35mm | Medium Format | Large Format | Camera Reviews
Our archive of analog camera reviews is listed below. You will find reviews of some of the best film cameras from brands such as Fujifilm, Nikon, Canon, Hasselblad, and more. You can see a complete listing of our archives, here.
Have you thought about the Hasselblad H1 for your film shots? Read on for a compelling case and some beautiful photographs
Colton Allen shares his experience with Expired Ferrania Solaris 200 through a Canon 7 Rangefinder
An insight into my experience of shooting with this iconic camera. A serious contender for the one camera challenge!!
Wisconsin winters are cold. Really cold. Being outside can be unbearable at times, especially when the temperatures are in the single digits for weeks on end. I chose to photograph the winter with my Kodak Six-20 Brownie Junior.
I can’t quite remember when I got my first Spotmatic, it was a SP1000, screwmount version of a K1000 minus the hot shoe over a decade ago, I have my brother Alex to blame for enabling me. I later picked up an Asahi Pentax Spotmatic F from the Henry’s Clearance Centre when they were located on Queen St. in Toronto just west of the flagship store. Much later in 2013 on I grabbed a Spotmatic SP and II off Leica repair tech Dan Goldberg ‘s site when the Canadian dollar was at par.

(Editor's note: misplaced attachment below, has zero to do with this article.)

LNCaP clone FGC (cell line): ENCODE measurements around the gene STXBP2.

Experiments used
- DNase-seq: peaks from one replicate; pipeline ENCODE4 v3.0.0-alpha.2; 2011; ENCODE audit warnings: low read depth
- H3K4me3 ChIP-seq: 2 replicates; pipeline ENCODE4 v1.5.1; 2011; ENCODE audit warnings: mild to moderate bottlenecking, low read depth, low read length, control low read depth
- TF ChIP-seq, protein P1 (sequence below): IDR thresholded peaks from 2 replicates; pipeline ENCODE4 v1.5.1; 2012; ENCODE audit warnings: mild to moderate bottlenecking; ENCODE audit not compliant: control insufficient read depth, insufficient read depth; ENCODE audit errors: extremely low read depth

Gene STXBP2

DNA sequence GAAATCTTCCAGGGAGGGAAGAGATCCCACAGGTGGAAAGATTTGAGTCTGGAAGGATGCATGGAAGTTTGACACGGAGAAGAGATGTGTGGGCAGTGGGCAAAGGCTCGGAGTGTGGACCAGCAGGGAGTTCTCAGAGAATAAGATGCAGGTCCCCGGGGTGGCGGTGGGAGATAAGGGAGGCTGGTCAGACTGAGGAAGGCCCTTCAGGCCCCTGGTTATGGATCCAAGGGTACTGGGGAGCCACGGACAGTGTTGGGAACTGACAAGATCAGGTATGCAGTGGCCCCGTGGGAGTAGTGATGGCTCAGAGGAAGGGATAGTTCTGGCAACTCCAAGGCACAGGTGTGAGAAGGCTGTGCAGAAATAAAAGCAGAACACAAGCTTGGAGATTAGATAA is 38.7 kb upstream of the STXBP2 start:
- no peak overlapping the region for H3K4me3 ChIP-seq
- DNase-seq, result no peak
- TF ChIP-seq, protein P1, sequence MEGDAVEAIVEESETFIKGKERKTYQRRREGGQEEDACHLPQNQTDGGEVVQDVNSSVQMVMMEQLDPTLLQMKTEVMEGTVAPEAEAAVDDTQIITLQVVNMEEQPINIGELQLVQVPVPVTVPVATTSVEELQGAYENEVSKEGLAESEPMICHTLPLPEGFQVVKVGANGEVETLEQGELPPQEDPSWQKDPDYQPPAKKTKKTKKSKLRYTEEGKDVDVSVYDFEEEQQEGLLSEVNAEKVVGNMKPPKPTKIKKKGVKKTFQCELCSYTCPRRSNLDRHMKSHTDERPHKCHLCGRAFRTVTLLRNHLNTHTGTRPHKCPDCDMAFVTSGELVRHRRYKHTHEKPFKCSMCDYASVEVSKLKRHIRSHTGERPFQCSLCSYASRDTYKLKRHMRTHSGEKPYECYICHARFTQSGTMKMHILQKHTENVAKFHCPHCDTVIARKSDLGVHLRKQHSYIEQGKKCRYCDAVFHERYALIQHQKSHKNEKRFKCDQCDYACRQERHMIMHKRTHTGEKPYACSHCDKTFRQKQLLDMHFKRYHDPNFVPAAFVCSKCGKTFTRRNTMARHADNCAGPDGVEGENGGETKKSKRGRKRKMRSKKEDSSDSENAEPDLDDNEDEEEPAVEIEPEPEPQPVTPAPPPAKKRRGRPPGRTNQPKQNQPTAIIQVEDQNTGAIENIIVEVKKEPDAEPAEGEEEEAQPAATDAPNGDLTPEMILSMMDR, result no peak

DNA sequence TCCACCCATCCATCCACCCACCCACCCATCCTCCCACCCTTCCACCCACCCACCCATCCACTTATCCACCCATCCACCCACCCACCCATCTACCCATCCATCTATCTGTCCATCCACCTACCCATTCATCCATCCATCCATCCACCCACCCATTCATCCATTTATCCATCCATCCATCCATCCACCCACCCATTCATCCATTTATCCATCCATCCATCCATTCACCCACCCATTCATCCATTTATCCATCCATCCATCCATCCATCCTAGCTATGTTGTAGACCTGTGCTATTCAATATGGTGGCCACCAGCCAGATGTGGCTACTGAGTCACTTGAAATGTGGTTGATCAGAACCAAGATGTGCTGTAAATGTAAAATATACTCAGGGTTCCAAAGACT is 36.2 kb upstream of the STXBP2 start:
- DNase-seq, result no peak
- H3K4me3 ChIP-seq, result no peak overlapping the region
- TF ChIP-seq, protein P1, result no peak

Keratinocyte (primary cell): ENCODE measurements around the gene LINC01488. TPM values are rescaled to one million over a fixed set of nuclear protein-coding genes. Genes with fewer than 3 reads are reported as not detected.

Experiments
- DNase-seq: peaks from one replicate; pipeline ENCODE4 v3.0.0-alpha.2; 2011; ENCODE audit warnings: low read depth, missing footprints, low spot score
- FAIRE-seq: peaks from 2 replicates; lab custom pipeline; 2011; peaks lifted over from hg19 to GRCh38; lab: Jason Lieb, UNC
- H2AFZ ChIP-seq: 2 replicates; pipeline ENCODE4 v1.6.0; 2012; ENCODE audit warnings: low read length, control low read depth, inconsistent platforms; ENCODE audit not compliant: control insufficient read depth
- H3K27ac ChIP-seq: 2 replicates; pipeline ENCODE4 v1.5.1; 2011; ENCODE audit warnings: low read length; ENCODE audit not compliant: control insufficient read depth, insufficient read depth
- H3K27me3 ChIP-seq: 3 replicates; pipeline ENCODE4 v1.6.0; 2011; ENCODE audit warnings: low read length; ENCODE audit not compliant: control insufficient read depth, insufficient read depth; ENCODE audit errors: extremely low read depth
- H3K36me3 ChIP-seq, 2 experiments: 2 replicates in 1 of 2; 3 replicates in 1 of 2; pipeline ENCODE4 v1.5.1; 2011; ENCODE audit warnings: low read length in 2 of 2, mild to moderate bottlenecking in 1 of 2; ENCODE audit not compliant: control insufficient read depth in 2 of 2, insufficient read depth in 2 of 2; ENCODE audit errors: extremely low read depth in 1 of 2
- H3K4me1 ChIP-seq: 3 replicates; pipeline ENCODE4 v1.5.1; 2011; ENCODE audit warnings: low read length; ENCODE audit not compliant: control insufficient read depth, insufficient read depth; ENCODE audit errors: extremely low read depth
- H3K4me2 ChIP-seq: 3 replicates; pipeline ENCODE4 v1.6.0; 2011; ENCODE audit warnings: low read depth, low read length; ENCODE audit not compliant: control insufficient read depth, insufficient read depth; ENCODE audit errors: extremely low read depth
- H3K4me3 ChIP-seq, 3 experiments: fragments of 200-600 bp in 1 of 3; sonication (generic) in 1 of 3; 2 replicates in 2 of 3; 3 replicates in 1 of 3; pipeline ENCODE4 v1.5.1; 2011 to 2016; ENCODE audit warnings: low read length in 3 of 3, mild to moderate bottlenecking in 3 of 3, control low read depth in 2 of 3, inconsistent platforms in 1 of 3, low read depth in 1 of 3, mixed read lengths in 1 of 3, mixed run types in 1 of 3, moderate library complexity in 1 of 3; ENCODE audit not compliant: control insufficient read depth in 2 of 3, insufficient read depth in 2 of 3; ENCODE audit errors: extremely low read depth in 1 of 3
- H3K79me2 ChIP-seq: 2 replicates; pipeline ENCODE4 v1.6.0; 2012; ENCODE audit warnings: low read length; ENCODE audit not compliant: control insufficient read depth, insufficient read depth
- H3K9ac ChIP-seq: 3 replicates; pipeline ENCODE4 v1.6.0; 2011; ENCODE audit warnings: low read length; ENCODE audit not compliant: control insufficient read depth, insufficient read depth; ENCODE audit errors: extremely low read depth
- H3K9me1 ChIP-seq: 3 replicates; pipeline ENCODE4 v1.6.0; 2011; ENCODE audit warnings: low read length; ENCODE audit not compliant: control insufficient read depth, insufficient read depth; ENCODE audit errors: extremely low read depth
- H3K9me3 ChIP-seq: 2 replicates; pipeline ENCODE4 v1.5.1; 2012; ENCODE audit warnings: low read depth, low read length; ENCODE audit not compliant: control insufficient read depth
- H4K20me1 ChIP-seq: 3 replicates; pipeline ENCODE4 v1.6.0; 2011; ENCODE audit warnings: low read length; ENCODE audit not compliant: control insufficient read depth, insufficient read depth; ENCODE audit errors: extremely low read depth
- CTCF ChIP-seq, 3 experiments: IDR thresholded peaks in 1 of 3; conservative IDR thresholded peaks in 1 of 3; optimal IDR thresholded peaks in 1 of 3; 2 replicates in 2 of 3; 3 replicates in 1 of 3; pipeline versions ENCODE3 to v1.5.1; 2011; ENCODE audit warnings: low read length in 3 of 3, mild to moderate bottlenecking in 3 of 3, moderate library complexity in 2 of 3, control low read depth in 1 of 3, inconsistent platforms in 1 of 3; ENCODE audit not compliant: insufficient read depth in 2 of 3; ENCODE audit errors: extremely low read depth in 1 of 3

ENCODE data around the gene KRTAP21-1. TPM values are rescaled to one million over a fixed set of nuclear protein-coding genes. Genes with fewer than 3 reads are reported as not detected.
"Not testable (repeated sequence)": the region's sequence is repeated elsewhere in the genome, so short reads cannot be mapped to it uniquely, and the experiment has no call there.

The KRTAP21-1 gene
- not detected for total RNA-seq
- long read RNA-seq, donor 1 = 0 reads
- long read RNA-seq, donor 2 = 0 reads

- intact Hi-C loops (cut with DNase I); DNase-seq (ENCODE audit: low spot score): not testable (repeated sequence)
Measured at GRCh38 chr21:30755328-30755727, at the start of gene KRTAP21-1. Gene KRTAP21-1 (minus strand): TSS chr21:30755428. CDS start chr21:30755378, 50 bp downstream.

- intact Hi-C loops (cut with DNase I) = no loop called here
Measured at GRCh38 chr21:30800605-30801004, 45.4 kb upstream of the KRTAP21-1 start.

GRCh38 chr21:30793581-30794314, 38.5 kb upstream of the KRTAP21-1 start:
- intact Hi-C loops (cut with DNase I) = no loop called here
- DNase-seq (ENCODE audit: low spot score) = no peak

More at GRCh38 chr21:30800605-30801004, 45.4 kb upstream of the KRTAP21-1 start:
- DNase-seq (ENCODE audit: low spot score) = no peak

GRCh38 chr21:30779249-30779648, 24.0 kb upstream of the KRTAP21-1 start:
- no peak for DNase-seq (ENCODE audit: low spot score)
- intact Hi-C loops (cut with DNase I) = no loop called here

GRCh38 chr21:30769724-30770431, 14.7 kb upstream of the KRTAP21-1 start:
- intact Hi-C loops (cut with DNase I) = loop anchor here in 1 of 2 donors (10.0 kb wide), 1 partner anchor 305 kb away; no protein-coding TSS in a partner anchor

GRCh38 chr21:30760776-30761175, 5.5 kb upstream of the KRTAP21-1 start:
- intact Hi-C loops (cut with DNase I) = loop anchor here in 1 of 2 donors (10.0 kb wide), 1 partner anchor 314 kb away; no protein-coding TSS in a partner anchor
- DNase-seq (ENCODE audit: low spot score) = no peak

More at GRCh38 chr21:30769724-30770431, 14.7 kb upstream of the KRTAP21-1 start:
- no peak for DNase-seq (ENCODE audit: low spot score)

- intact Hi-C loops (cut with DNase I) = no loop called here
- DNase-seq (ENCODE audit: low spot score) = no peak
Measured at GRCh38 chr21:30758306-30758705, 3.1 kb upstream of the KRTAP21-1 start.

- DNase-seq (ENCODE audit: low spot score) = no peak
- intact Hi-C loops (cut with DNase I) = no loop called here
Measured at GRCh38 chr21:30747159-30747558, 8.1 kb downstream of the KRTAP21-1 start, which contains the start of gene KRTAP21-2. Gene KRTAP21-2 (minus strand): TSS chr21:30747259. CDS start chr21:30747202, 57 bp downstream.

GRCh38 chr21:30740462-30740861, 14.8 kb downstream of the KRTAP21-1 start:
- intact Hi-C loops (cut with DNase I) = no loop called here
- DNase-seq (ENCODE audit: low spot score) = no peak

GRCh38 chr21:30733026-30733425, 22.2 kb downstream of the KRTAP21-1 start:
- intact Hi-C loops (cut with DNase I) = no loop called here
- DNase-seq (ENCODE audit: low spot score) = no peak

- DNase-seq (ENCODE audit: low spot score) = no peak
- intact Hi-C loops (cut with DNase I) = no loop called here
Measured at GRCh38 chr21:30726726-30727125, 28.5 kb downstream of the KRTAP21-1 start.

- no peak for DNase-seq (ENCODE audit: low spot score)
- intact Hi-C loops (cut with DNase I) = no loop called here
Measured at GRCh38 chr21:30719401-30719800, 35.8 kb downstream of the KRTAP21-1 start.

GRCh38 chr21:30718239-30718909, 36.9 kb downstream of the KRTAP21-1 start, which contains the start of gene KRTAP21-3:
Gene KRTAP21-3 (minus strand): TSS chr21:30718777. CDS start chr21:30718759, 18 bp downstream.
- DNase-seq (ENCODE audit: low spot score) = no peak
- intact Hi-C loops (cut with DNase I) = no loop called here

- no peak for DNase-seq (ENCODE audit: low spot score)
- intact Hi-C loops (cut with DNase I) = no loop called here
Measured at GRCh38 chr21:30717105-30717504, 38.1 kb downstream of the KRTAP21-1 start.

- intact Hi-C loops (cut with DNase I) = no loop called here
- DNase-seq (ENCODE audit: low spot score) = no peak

Known as “The Brick” due to it’s brickly and rectangular appearance, it is fairly easy to operate. I was lucky, because my camera came with a nearly mint 128 page reference guide that describes in detail the function of each knob. Now, I could have probably figured out how to operate this little beast on my own, but it was fun to see pictures and graphs from a camera manual that was published in 1952.
Observations about the new Polaroid Originals OneStep2 by an instant film novice
I first read about Soviet cameras back in 2011. For a while they didn’t seem that interesting to me. Back then I thought they looked kinda ugly, and after reading about how problematic they could be, I definitely had some reservations about buying myself one. A few years later, after reading a few glowing reviews of the Industar 61L/D lens, I started looking into buying the lens plus a camera to shoot it with.. . . .